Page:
My first network was via local BBS systems, in the early 90's, and now that I joined fedi I find it surprisingly similar to our experience back then.
Small, isolated systems, funded and administrated independently, but still connected, even internationally, via the FidoNet network and dial up lines.
I was a node in the net once, and had people calling my system from overseas with a file request when I announced it was available.
We used different software, all of them were front end compatible.
@Full_marx , check this thread. 😉
@nilanjanaroy The government intrusion was inevitable, especially once the internet could be used for coordinating direct action or protests.
But the rapid monopolization of the physical infrastructure of the internet is far more troubling to me.
And as yet, no one is forced to use Google, Fedbook or Twitter. Good alternatives to all of these companies/services exist, and we should be actively supporting them, as I am trying to do by chatting with all of you nice people. 😁
@nilanjanaroy I remember my first 'web site' on Geocities. Created a weblog - I didn't have internet at home, just had a PC. So I'd carry my entire site (😱😱😱) in a floppy disk (😱😱😱😱😱😱), go to a cyber cafe where I'd pay ₹60 per hour to browse and upload all my HTML files and images to Geocities. Used to do it every week for three years till Blogspot and Rediff blogs came along.
@wabbster Such nostalgia! Floppy disks were precious: the only storehouses we had, and they'd corrupt so rapidly. And long conversations on the eye-hurting blue of Telnet screens.
I remember Altavista and Lycosmail (and Hotmail) so well, and stumbling across this little online bookstore that seemed quite interesting.
@nilanjanaroy So cool! I used to spend so much time on IRC, making up new personas in so many different servers. 🤣
@nilanjanaroy Oh I'm reasonably sure it was far safer than now! I too was on it when we dialed into BBSes there wasn't any internet as we know it today, for the public.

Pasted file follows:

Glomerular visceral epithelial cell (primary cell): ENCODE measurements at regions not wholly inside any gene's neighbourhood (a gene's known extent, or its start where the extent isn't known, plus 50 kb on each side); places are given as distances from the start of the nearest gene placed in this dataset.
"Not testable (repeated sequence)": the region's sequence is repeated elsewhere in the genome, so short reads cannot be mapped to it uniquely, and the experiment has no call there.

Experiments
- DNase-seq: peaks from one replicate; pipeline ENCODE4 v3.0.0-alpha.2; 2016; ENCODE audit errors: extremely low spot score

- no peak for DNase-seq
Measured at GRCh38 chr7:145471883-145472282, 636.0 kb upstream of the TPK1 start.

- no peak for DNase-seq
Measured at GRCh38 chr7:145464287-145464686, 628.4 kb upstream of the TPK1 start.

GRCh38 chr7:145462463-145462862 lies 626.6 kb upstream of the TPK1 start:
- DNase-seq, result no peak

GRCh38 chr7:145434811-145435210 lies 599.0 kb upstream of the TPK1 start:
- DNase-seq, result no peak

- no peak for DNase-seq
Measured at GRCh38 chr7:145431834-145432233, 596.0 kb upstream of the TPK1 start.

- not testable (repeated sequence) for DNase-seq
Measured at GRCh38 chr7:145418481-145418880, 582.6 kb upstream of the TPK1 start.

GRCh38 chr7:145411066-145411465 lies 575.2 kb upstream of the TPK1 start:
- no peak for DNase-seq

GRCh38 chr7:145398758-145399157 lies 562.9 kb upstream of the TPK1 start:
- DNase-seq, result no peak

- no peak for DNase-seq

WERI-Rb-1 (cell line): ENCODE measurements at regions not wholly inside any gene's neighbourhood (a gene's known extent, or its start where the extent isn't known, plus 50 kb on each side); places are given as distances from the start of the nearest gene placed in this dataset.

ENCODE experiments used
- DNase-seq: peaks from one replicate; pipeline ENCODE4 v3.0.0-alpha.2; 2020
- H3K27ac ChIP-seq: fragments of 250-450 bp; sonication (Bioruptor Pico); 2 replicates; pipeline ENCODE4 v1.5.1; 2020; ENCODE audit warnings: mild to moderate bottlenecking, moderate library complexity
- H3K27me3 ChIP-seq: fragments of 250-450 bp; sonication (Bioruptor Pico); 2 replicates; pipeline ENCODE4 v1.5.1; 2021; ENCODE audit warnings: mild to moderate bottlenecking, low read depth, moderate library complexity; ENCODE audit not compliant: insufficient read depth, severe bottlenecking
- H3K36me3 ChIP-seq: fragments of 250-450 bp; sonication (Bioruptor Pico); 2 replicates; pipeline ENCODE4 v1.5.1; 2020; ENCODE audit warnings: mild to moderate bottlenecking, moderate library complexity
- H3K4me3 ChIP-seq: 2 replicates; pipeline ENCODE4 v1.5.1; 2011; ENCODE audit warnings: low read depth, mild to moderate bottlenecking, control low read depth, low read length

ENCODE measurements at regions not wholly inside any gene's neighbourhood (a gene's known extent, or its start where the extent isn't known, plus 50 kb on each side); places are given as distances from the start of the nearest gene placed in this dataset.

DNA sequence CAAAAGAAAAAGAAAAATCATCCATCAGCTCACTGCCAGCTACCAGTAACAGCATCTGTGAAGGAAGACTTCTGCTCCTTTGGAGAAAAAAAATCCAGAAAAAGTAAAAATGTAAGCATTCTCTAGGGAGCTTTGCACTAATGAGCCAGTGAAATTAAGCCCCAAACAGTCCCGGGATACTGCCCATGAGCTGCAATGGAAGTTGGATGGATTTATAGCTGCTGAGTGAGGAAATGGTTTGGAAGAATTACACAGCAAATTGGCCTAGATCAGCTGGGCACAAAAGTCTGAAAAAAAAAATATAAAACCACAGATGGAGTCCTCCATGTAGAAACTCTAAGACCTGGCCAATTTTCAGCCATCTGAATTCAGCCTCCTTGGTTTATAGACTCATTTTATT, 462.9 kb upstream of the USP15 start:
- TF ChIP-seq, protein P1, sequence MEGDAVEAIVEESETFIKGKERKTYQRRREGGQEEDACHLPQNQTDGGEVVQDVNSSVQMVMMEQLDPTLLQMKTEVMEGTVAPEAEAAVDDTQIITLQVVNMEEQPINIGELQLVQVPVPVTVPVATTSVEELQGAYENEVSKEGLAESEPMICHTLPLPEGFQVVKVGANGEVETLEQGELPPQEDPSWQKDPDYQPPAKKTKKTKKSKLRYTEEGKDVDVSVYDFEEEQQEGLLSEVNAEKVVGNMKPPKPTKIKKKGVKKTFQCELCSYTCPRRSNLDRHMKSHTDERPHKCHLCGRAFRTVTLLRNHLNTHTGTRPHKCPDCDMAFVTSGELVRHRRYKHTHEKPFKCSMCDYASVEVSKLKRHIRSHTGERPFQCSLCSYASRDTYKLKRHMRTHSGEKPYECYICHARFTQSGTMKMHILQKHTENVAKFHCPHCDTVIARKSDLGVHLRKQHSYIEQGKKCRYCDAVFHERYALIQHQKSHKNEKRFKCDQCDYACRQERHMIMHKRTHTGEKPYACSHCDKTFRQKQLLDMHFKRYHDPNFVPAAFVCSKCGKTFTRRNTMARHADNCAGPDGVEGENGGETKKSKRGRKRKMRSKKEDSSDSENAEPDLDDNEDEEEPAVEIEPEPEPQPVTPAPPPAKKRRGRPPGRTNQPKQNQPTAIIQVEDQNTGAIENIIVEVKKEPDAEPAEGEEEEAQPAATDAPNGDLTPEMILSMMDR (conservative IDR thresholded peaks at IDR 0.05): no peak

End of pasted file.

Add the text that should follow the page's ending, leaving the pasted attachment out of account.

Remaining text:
Your thoughts had a cyber wreck with my thoughts moments ago.
I do remember how the Internet has gone from decentralized to corporate dominance and now once again back to decentralization.
As of now (limited knowledge) I believe the only way you can experience decentralized freedom is if you have control over the Server (Instance.) This gives your instance Admin total control over what goes on your Server.
@Nikaroo Yes, but as ever, we'll probably see a phase of enclaves and colonies, if you like, that are relatively free of govt/ corporate control.
Decentralization might thrive and take the Net in unexpected directions over the next five-ten years, but there tends to be a historical swing back and forth between freedom, and formal control. That will keep going.
Thanks very much for your thoughts, and agree.
@nilanjanaroy Same here. At some point however it still was corporate, with dialup ISPs charging a fortune per minute for slow 56k lines. And it was quite a bubble too, because it kept all but just a few people out due to the costs and skills required to be on there. We shouldn't forget about that as well, to be fair.
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How can I explain it, to someone who wasn’t there?
My younger readers, with their younger standards,
might think of the nascent Internet as way too
slow, the nascent Web as too ugly and un-
entertaining. But that would be wrong. Back then,
being online was another life, considered by most
to be separate and distinct from Real Life. The
virtual and the actual had not yet merged. And it
was up to each individual user to determine for
themselves where one ended and the other began.
It was precisely this that was so inspiring: the
freedom to imagine something entirely new, the
freedom to start over. Whatever Web 1.0 might’ve
lacked in user-friendliness and design sensibility, it
more than made up for by its fostering of
experimentation and originality of expression, and
by its emphasis on the creative primacy of the
Server run by the main developers of the project It is not focused on any particular niche interest - everyone is welcome as long as you follow our code of conduct!